Brooks passes himself off as a great thinker, but on the matter of Kerry being “fuzzy,” he is intellectually lazy or complicit in intellectual bullying. His key example of Kerry being twisted into pretzels is merely a key example of Kerry being a realist — disagreeing with a war but agreeing to see it through to the best possible conclusion because, in the words of Bush himself, “The best way to defeat [terrorism] is to never waver, to be strong, to use every asset at our disposal, is to constantly stay on the offensive and, at the same time, spread liberty.”

Or, in Kerry’s own mature words from the debate, “I believe that when you know something’s going wrong, you make it right.”

Or, once again, from the debate, “Secretary of State Colin Powell told this president the Pottery Barn rule: If you break it, you fix it. Now, if you break it, you made a mistake. It’s the wrong thing to do. But you own it. And then you’ve got to fix it and do something with it.”

If that sounds like a pretzel, well go ahead and ... wait a minute. Didn’t Bush almost die choking on a pretzel?


Ah, President Bush. He is a shining example of style over substance (which makes his weak performance last week so odd), and one of the worst possible role models this nation could imagine for young people who pay attention. His demeanor at the debate, veering repeatedly into the tone of a man justifying his pay to a downsizing consultant or a little boy desperately needing a toilet, did surprisingly little damage to his poll numbers. This is why insulting the American public is sometimes deserved.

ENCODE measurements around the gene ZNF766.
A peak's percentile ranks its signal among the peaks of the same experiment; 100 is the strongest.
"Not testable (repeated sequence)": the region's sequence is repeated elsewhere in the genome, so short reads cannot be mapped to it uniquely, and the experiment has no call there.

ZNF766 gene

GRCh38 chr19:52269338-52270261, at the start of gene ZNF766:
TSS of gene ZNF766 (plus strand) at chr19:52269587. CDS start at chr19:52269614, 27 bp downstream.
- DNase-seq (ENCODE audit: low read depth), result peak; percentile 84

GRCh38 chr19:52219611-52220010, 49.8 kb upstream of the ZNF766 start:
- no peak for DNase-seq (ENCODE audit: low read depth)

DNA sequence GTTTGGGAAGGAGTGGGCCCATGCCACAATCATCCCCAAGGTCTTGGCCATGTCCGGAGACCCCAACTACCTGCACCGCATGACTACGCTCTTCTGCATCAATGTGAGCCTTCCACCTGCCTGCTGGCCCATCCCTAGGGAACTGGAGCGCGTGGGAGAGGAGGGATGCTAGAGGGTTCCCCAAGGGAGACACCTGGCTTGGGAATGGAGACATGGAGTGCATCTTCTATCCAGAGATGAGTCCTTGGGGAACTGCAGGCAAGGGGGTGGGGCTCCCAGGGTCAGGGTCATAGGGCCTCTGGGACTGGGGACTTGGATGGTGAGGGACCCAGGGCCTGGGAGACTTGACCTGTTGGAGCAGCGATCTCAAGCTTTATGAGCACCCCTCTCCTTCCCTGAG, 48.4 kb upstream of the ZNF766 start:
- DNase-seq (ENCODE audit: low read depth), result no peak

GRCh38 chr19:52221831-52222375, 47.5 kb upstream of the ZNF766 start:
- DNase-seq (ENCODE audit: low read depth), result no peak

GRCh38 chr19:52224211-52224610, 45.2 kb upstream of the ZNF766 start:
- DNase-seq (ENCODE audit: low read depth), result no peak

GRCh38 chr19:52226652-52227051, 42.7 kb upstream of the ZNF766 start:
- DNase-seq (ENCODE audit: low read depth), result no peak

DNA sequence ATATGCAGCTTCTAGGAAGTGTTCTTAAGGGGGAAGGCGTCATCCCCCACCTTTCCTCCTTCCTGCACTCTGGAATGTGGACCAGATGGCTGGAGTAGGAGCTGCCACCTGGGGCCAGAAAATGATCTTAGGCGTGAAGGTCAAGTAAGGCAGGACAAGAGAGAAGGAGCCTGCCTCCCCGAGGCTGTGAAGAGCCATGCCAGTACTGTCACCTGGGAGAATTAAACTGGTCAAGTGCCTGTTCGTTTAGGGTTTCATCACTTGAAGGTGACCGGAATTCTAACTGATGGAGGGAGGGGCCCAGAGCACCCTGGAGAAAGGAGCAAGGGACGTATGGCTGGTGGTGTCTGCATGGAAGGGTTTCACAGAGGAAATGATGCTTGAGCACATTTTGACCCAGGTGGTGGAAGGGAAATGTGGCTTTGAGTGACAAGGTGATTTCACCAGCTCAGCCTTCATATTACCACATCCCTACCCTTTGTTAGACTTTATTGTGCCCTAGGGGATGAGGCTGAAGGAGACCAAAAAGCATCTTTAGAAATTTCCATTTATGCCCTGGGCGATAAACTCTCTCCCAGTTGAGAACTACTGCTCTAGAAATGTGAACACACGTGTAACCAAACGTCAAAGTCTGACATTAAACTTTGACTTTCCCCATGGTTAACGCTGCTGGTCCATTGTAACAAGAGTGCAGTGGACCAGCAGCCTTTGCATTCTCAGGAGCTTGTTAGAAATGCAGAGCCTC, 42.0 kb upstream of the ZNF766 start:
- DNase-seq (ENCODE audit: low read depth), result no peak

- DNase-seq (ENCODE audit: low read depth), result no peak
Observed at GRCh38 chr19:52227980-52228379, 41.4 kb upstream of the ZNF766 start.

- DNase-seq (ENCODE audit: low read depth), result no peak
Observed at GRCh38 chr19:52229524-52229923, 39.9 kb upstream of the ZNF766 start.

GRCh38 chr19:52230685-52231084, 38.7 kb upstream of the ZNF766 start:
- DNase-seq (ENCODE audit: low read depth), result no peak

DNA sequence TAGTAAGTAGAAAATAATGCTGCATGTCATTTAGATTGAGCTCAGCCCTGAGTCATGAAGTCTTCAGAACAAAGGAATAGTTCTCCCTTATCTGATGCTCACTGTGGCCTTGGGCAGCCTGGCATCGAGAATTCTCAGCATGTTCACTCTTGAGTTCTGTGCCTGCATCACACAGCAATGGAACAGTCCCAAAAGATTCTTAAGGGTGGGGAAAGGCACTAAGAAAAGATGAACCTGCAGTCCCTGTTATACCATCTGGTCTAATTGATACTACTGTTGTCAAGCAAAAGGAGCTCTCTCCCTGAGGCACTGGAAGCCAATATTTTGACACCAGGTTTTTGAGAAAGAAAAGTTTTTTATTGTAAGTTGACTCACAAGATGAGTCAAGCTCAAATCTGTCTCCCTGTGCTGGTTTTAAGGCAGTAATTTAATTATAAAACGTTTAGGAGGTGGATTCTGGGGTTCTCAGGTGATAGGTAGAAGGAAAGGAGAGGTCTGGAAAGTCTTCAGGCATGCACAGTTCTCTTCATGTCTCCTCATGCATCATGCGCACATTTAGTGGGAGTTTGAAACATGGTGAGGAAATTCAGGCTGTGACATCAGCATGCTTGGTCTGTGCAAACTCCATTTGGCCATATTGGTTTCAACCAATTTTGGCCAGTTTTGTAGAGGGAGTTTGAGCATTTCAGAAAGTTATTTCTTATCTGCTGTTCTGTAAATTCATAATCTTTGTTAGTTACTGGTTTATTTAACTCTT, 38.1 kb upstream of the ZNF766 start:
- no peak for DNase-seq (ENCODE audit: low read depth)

But did no one find it odd that in his several earnest and slightly cheap admonitions to Kerry not to insult the “brave,” Bush glossed over attacks made by his own friends and family on Kerry, who volunteered to command swift boats for four months in Vietnam knowing the service had a suicidally high rate of casualties? Bush doesn’t “appreciate it when a candidate for president denigrates the contributions of these brave soldiers,” although Kerry didn’t. And the Iraqi prime minister, “a brave, brave man,” shouldn’t have his credibility questioned, because “You can’t change the dynamics on the ground if you’ve criticized the brave leader of Iraq ... That’s no way to treat somebody who’s courageous and brave, that is trying to lead his country forward.”